A Writer’s Guide to Fat Outlining Review (Intentional Writing Challenge)

A Writer’s Guide to Fat Outlining Review

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Back in December 2017, I created a challenge to read writing books with intention. This book review is part of that challenge. To learn more about the Intentional Reading Challenge, see the list of books, and learn how you can join in, click here to go to the original post.

 

Star Rating: 2.5 stars

Why is it on the list?

I read a handout from the 20Booksto50K Vegas conference where the author shared some compelling statistics claiming that so-called ‘fat outlining’ can dramatically reduce the amount of time and editing needed to finish a project. It sounded like something worth checking out.

Is the information included timeless? Is it outdated?

The information in this book is psychology-based, so it seems pretty timeless.

What did I like about the book?

The book has some interesting insights on a method of outlining that significantly reduces the amount of time spent working on a project. This claim is backed up by data. I did find some of the information helpful.

What didn’t I like about the book?

-It’s really short. I don’t have a problem with short books. In fact, I prefer them most of the time. But Fat Outlining managed to be short AND unforgivably padded. One Amazon reviewer said that it felt like the author was a college student trying to meet a word count and use all their vocabulary words. I have to agree with that.

-To add insult to injury, there’s a “Fat Outlining 2” coming out in mid-December, which makes me wonder why they couldn’t have been one comprehensive volume.

-If you don’t have a Kindle Unlimited Subscription, the book is 4.99, which is WAY too expensive for the little info being given, especially considering that there’s a sequel coming out for the same price.

-The language used was unclear and convoluted most of the time. At certain points it was nearly unintelligible. The style chosen was very academic, which was a bad choice considering the book’s audience. The book could have used a good edit, both for structure and clarity, which is not good when you’re claiming that fat outlining improves writing quality and reduced the amount of editing needed.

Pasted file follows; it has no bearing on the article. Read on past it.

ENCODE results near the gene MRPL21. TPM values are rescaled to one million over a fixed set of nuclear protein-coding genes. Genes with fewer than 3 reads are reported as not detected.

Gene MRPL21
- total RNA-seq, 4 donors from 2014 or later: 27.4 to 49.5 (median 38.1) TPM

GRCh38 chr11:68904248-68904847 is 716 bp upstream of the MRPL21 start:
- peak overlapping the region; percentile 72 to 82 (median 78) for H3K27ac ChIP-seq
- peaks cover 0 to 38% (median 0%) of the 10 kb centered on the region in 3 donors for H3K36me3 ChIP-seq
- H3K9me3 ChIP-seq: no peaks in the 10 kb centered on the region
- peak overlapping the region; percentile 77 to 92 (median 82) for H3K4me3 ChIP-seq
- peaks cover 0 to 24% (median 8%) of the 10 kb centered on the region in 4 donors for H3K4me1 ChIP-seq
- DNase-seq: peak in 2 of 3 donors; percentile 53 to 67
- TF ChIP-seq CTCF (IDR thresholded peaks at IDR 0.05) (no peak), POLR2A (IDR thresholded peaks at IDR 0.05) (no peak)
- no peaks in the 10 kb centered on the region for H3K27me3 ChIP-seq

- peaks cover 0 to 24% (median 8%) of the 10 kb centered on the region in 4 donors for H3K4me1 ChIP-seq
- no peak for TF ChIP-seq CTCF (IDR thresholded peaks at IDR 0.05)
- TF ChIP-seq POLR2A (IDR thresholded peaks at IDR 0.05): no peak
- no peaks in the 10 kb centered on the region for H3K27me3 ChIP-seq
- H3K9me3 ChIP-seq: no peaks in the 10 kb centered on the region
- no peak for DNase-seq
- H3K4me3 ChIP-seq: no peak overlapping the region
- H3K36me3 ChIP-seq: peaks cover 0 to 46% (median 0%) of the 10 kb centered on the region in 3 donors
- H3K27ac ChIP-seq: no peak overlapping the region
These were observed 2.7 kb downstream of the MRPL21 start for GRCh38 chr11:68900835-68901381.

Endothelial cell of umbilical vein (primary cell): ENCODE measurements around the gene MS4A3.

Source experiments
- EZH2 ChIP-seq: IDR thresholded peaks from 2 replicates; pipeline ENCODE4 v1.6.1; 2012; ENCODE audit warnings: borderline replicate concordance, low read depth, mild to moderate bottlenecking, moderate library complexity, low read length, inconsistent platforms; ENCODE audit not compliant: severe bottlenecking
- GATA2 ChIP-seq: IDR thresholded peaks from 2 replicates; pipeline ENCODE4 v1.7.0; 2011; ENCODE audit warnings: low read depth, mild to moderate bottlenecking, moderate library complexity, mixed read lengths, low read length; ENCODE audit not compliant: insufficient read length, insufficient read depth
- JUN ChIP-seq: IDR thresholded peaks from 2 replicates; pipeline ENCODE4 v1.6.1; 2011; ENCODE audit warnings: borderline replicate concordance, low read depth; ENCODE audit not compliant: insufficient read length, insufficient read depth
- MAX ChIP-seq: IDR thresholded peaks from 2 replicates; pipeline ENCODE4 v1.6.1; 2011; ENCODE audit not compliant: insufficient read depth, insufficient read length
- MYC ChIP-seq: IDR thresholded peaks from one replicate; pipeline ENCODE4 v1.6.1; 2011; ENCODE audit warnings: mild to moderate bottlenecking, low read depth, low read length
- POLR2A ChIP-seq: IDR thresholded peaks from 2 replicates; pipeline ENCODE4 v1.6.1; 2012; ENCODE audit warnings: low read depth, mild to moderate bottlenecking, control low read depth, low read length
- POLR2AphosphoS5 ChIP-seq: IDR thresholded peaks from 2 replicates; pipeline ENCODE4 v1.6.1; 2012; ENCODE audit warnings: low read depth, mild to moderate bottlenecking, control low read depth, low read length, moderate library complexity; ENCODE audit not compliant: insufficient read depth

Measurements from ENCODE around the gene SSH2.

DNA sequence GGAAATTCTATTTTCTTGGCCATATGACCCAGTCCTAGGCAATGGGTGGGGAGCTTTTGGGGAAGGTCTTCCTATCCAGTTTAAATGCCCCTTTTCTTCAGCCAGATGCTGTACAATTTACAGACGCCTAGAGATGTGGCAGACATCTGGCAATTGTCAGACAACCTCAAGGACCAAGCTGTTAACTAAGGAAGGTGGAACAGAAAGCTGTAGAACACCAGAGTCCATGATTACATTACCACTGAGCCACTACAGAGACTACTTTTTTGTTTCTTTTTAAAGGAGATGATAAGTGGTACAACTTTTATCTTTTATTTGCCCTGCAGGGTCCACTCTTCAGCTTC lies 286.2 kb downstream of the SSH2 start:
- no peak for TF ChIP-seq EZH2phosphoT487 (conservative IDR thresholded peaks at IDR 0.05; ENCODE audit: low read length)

-There are references to something called the Phoenix Prime group and a contest they won, which is still mysterious to me, as they are mentioned but not explained in the book. This makes me think this book was written for a specific set of people who are already in the know about such things.

Overall review (is it worth reading?)

It’s a short book, and also currently available in Kindle Unlimited. If you have Kindle Unlimited, go ahead and pick it up. You can read it in under an hour, and the content of the book is useful, if a little sparse. If you don’t have KU, join the 20Booksto50k group and download the notes there and search “Fat Outlining” while you wait for this one to go on sale.

Did I learn anything new by reading this book?

There is a lot of science-y psychological insights that I didn’t know about. This is probably the only book that has this information. So yes. There’s not a lot of it, which I almost think is better, because it means I will be more likely to remember it.

Important Notes:

-Using periods and “end punctuation” stops creative flow.

-For all scenes (actions, beats, etc) author should have sensory descriptions and imagery descriptions planned out and ready to go. This makes the writing more consistent, faster, and easier.

How will incorporate what I learned in this book in my writing life?

When planning out scenes, I will make notes of important sensory details and imagery. I will probably try the entire fat outlining method on a project, just to see how it goes. I may even try to not use periods.

 

Have you read this book? What did you think about it? Are you participating in the Intentional Reading Challenge? Let me know in the comments! Don’t forget to join The Writersaurus Facebook Group!

 

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H. Duke
H. Duke writes fantasy, horror, and more. Her works include the weird west / urban fantasy serial mashup, Jeremiah Jones Cowboy Sorcerer and the Christmas horror collection, Things on the Shelf: Three Tales of Christmas Terror, as well as the forthcoming Pagewalker series. She wrote the first season of Jeremiah Jones Cowboy Sorcerer while living in Arizona with her husband, Giru, and a shiny black dog named Jupiter. To see what she's up to now, visit her website.

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